One time adjustable One Night Stand
With sketchy, stereotypical characters, “One Night Stand” is a bland tale of a casual, no-strings-attached sexcapade between strangers. The tale navigates an emotional tailspin after the two accidentally meet the second time.
The narration starts off in a simple and uncomplicated, though contrived, manner. After a successful event in Phuket, Thailand, the suave and charming Urvil Raisingh (Tanuj Virani), the head of operations of an event management company from Pune, while chilling with his colleagues, accepts a challenge to break the ice with one of the girls in the restaurant. The girl happens to be Celina (Sunny Leone), a photographer of sorts.
After a quick, flirtatious chat, the two strangers land up having a rolicking time, which includes moments spent in the bedroom, and soon they part ways.
Back in Pune, Urvil leads a blissful marital life with his wife Simran (Nyra Banerjee). A few days before his fifth wedding anniversary, while driving to his office, he happens to see Celina walking down a street in Pune. Soon his mind gets diverted towards her — and a chance meeting at another event fortifies his fascination.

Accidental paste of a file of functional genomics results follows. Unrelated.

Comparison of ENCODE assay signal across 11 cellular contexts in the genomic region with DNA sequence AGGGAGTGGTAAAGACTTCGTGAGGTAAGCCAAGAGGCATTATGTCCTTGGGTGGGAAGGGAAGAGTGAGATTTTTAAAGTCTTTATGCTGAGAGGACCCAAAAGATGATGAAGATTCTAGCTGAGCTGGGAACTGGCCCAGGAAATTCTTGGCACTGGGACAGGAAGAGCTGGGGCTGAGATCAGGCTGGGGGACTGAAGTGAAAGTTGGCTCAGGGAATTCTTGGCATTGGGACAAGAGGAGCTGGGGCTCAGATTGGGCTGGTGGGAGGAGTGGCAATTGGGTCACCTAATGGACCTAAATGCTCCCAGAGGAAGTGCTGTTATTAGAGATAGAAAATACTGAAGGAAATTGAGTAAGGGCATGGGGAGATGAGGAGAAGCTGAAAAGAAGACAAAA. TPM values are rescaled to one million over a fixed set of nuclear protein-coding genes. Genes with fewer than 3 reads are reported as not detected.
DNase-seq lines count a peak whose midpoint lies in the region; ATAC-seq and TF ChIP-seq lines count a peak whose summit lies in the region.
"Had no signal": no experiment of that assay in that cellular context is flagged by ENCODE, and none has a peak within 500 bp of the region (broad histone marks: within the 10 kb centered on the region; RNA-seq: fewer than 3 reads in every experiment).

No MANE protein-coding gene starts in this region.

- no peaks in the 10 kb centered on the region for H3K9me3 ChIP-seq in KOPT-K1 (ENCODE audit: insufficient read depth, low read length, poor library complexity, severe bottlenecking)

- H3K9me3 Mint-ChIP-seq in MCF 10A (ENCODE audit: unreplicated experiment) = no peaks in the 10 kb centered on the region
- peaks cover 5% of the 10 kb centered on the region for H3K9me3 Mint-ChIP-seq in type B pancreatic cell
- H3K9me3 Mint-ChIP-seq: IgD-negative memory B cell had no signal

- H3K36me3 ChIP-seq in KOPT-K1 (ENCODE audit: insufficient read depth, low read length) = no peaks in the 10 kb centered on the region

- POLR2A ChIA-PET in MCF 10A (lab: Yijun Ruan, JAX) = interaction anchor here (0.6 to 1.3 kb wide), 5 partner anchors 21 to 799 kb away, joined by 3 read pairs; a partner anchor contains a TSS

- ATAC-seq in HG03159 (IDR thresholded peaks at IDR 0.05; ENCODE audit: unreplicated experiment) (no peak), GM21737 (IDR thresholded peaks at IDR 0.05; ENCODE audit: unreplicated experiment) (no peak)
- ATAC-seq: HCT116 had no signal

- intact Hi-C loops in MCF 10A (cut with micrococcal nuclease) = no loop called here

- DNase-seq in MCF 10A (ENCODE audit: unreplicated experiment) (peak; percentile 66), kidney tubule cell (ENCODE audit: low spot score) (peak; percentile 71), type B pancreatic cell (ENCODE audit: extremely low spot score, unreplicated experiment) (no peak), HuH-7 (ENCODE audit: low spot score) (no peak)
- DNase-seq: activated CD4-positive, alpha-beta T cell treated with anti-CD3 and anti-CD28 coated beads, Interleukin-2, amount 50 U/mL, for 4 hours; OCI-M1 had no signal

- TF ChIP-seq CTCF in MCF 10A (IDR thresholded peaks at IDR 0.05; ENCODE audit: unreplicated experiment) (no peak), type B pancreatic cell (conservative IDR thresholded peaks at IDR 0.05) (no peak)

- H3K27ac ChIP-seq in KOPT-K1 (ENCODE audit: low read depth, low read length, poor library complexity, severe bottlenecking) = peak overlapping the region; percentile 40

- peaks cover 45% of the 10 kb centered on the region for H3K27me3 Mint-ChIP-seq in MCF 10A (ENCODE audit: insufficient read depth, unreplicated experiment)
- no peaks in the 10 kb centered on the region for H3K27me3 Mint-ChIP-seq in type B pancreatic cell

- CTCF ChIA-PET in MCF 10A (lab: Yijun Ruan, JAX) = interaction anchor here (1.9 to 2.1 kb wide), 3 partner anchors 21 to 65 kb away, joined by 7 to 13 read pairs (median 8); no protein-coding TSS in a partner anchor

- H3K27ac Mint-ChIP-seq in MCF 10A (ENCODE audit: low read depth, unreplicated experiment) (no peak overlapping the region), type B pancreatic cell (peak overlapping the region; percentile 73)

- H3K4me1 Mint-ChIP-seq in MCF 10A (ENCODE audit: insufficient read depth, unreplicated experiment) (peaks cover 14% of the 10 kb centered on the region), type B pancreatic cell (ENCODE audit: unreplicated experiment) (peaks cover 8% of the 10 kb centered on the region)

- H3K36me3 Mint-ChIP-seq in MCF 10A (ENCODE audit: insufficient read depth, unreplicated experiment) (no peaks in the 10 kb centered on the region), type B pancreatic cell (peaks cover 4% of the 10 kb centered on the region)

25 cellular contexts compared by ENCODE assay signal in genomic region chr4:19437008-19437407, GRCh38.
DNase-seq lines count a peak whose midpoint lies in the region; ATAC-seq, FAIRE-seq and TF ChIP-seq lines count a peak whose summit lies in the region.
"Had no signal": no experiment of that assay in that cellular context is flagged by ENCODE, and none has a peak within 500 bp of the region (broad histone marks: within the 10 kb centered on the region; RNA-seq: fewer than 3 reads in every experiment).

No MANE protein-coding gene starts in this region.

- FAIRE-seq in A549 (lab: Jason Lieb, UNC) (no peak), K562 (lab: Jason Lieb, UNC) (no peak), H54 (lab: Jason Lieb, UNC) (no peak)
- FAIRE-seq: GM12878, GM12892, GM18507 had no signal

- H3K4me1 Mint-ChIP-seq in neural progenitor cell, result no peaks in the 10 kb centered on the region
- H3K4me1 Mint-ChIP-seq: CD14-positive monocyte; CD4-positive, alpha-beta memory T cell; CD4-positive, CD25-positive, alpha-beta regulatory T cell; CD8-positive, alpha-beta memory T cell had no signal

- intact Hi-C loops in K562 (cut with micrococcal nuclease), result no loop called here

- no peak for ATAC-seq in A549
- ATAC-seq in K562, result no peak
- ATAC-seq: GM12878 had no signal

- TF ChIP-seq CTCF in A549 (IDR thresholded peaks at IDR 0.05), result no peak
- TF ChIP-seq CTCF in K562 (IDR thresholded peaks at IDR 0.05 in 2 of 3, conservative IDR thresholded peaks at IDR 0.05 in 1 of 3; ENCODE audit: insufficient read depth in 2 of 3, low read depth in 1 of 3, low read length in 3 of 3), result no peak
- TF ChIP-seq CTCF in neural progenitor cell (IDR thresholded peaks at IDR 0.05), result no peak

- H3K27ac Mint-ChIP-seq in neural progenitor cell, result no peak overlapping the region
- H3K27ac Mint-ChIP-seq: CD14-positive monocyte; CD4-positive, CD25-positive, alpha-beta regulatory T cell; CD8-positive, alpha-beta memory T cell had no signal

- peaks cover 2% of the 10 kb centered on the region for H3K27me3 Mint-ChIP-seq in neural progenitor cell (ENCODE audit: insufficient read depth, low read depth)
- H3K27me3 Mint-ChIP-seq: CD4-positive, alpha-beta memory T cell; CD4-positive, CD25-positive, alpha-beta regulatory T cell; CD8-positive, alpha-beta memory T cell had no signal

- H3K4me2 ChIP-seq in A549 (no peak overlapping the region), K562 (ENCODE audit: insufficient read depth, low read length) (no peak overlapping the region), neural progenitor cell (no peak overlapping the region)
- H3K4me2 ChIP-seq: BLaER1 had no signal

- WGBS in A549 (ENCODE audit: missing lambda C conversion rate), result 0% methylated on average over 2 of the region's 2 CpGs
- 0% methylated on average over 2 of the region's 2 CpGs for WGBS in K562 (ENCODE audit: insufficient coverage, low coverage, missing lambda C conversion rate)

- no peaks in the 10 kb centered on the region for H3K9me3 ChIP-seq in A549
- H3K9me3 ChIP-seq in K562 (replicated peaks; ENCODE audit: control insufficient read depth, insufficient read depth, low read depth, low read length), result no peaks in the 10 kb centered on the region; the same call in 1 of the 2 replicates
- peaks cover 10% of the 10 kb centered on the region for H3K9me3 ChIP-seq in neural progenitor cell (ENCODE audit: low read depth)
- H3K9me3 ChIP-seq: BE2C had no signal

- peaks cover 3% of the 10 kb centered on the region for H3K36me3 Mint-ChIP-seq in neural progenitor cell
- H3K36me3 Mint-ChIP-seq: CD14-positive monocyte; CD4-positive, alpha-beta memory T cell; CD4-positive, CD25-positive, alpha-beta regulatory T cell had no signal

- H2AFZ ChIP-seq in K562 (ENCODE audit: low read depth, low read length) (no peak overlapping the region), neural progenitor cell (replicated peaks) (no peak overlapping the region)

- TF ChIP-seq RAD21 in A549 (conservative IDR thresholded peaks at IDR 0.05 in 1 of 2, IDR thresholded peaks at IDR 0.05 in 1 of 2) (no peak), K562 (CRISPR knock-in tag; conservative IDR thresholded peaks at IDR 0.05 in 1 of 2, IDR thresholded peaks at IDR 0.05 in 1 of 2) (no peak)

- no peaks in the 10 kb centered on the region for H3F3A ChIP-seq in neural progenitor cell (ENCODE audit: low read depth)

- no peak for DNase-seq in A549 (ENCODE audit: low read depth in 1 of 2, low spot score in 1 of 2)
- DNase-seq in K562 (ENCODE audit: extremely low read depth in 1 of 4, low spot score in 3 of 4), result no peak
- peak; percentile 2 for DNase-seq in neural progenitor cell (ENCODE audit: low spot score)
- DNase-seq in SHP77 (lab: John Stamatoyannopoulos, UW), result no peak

Adapted from the 1997-released English film of the same name, director Jasmine Moses D’Souza’s maiden directorial venture is pleasingly charming. It rolls on directly into the subject and gradually negotiates a path of obsession, guilt trip, role-plays and gender-biases of the awkward relationship.
Scripted in a cautious manner, by screenwriter Bhavani Iyer, the plot is staid with a near-perfect and superficial screenplay. The characters are shallow as they are lazily crafted. The dialogues, written by Niranjan Iyer are casual, run-of-the-mill and don’t leave an impact.
The film seems to work for Tanuj Virwani as the story revolves around him. Tanuj Virwani, as Urvil Raisingh, is competent. He is cautious and shifty-eyed in some scenes, not because his character demands it of him, but because he is a bit screen shy. He fails to exude the confidence and persona of a self-confessed Casanova. Nevertheless, he pulls it off, as it is in keeping with his screen character. He pairs perfectly with Sunny and Nyra Banerjee.
Sunny’s fans would be disappointed with her lack of skin show and on-screen time. Nyra Banerjee is a pleasant surprise.
Ninad Kamat and Narendra Jetley as Urvil’s colleagues, along with Khalid Siddiqui as Sunny’s husband Adiraj Kapoor, and the rest of the supporting cast are all stock characters.
The songs, “Do peg maro aur bhool jao” and “Ki Kara” mesh well into the narration but do not in any way help in the progression of the tale. The choreography of the dances is perfunctory.
With moderate production values, the film is visually sleek. Cinematographer Rakesh Singh manages to give us some good glossy shots that convey the milieu of the characters’ lives effectively.
“One Night Stand” is a bit of a disappointment and as the lyrics of the song go “Do peg maro aur bhool jao” — do just that.